If you still want to go ahead, I think your best bet is to find the land/landowner first. The supply of containers is not the issue - they are basically a commodity. I'd get on the ground and go find unused spaces - old petrol stations are a classic hunting ground because they're going out of business, have lots of space and developers can't build on them immediately - they need to wait around 10 years I think. Another one is pub car parks, because often the pubs themselves may spend months or years between the time they stop trading and the time someone else takes on the business or redevelops the space.

Alternatively, look to the artist community. Your cheapest bet will be somewhere that is halfway legal - i.e. like fishingforthewhale's example above. Even then, you need to be prepared for the fact that if it's not 100% legal you could lose your investment in the container, notwithstanding that the cheapest semi-legal spaces are unlikely to be in secure, crime free locations.
posted by MuffinMan at 5:13 AM on August 28, 2013 [1 favorite]


You might find this short doc interesting, about a couple in NYC who transformed several shipping containers into a home.
Here is an article about them over at inhabitat.
Supercubes has a blog with lots of info, also on office containers.
posted by travelwithcats at 5:27 AM on August 28, 2013


I'm assuming you want something cheap - this isn't it.

An unconverted 20ft container in reasonable condition costs about 1.5k (plus vat) delivered. If you know how to board it out and convert it yourself (basic carpentry, a bit of welding, some wiring and an electrician for a board mains hook up) you can get away with about 2 weeks work and £500 for materials. This doesn't get you any windows and these would add substantially to the cost and complexity - but without windows they are very dark and not really good for an office. You need to think about £200 per window (unless you really know what you are doing). Assuming one window means you need about £3k (with some contingency) if you can do it yourself - if you can't it's likely to be the high end of £6k with labour.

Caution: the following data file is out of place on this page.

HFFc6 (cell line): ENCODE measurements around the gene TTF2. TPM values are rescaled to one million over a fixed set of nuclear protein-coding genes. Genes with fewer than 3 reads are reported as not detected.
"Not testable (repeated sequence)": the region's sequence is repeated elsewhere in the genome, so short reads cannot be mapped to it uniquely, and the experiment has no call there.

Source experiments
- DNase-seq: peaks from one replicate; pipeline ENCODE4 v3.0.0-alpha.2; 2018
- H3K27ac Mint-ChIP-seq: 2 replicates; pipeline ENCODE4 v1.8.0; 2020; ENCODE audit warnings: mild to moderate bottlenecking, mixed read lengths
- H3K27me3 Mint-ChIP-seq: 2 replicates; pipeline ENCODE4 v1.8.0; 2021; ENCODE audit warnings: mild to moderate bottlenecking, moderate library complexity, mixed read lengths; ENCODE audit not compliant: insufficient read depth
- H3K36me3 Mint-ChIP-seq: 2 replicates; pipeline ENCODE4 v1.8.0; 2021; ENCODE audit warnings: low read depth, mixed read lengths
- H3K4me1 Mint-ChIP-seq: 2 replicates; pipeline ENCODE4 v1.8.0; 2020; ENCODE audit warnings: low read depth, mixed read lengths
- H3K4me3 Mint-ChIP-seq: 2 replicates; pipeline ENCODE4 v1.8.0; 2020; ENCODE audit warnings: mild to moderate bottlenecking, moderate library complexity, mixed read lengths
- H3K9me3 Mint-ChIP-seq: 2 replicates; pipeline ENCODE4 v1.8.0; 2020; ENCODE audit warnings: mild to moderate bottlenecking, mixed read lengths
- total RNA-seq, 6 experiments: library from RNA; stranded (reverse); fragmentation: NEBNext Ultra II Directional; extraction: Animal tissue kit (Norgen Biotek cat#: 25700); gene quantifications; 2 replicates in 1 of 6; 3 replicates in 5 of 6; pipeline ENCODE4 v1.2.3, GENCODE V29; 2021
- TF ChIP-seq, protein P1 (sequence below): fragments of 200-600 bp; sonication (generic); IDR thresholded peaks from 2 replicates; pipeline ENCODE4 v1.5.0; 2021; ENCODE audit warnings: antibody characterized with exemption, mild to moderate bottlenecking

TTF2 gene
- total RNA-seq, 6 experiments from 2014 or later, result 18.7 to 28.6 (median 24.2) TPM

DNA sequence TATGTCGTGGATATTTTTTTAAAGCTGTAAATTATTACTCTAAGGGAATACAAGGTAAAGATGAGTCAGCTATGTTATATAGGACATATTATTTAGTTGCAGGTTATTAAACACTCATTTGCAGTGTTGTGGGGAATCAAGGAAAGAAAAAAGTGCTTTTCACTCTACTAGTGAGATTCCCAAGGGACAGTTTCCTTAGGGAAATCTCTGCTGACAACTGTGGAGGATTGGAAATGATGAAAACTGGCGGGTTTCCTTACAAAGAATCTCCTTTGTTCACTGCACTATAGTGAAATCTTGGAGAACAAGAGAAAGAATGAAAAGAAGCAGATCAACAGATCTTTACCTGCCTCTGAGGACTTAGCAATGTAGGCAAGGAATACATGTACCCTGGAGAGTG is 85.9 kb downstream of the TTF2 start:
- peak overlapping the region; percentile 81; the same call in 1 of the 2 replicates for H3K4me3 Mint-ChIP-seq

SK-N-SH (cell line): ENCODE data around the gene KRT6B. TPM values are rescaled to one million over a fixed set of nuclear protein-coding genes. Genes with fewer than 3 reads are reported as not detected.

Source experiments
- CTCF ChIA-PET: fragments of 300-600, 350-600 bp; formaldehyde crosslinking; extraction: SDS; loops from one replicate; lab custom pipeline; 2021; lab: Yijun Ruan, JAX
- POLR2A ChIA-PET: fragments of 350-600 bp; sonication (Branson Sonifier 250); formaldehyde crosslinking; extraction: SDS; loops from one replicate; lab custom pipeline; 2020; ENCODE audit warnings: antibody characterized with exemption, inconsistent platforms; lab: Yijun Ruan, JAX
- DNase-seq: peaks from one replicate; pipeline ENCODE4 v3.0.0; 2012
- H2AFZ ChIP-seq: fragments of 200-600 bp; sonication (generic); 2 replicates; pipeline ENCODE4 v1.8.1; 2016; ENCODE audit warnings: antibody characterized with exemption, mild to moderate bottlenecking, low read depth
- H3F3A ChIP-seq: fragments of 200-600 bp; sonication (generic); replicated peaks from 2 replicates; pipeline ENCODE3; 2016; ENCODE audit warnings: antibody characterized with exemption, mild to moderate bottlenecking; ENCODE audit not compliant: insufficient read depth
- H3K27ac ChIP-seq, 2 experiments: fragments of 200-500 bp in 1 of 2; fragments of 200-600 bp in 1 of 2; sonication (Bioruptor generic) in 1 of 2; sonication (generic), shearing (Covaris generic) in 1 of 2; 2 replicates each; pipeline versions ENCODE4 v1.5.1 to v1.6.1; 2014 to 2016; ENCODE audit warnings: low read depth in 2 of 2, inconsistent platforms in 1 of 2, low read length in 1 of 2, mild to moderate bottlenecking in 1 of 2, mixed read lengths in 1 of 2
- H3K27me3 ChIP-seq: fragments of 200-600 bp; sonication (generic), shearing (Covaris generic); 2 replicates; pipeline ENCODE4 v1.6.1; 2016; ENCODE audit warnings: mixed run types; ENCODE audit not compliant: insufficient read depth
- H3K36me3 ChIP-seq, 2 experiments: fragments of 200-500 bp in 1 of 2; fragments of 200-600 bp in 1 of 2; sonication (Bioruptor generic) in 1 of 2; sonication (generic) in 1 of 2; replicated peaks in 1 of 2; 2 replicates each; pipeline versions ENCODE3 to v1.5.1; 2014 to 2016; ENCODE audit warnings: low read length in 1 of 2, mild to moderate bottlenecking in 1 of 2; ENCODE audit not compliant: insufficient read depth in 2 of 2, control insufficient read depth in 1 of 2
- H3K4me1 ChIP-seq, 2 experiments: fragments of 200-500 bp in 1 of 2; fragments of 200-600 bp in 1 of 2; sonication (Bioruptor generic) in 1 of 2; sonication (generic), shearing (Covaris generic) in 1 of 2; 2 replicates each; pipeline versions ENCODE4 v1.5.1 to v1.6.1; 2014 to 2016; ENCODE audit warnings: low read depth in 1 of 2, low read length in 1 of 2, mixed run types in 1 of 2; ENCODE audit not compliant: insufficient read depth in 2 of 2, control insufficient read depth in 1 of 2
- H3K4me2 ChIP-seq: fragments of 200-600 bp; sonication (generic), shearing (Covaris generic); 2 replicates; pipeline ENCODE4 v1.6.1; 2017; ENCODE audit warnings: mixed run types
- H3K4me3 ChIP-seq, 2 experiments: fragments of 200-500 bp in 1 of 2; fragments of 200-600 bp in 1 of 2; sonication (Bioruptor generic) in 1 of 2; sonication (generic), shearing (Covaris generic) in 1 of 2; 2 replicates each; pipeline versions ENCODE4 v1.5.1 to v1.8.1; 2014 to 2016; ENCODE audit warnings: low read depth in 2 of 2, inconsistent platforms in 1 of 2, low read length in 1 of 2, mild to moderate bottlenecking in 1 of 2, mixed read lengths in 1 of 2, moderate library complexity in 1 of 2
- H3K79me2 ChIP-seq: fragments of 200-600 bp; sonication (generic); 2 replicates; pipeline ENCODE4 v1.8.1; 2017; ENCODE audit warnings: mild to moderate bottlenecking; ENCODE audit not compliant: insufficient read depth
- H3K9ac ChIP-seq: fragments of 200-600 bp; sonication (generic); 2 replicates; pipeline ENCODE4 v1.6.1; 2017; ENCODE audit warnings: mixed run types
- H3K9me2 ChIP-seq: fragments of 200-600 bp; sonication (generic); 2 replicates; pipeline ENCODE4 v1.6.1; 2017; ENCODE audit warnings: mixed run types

You need a concrete base or pads to put it on - a plain carpark is fine. But, and this is a big but, if you don't have a location then land is going to be far and away your biggest cost. You also need to factor in travel costs and time as you are likely to find land in inconvenient and inaccessible areas (which is why it's available). I don't know what this will cost you - if you find something good and you are lucky maybe £50 a week, but it could be ten times that. You also need to hook this up to electricity and include a cost for that. I'll go with a best guss of £4k a year for site plus electric.

I think you are unlikely to get an office for much less than (assuming you spread your capital costs over three years) 5k a year. You can easily rent a serviced office in North London for this and get a private office, wifi, electricty, etc. At this cost this might be a better bet.

If you want a very low cost option - less than a thousand a year over three years - and you live in rented accommodation then you might be better off renting an allotment and spending about 2k on a really fancy shed. This would give you secure space, a garden outside your "office", and exercise when you weren't working. You'd need to go with solar panels for power (but a decent sized one would do a laptop and desk light), and check the local allotment regulations about shed size, you'd also need to be circumspect about your planned use of the shed.
posted by Gilgongo at 5:58 AM on August 28, 2013 [10 favorites]


What about renting a mobile home, trailer or other camping vehicle?

Which you could place in a campground, which would be scenic and accessible and possibly electrified with some sort of bathroom facilities, presuming you are within an hour of a campground?
posted by slateyness at 1:25 PM on August 28, 2013